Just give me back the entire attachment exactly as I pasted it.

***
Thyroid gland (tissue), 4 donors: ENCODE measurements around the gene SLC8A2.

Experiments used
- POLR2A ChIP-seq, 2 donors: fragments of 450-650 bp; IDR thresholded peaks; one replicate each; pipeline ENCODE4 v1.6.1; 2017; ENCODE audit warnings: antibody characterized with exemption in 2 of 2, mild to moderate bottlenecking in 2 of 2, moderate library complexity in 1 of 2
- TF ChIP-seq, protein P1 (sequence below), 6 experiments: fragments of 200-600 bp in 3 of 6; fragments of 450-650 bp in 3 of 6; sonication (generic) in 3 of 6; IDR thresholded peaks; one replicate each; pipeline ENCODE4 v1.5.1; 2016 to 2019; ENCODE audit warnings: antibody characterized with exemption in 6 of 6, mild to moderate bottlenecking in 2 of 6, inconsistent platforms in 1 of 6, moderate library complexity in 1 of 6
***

Thyroid gland (tissue), 4 donors: ENCODE measurements around the gene SLC8A2.

Experiments used
- POLR2A ChIP-seq, 2 donors: fragments of 450-650 bp; IDR thresholded peaks; one replicate each; pipeline ENCODE4 v1.6.1; 2017; ENCODE audit warnings: antibody characterized with exemption in 2 of 2, mild to moderate bottlenecking in 2 of 2, moderate library complexity in 1 of 2
- TF ChIP-seq, protein P1 (sequence below), 6 experiments: fragments of 200-600 bp in 3 of 6; fragments of 450-650 bp in 3 of 6; sonication (generic) in 3 of 6; IDR thresholded peaks; one replicate each; pipeline ENCODE4 v1.5.1; 2016 to 2019; ENCODE audit warnings: antibody characterized with exemption in 6 of 6, mild to moderate bottlenecking in 2 of 6, inconsistent platforms in 1 of 6, moderate library complexity in 1 of 6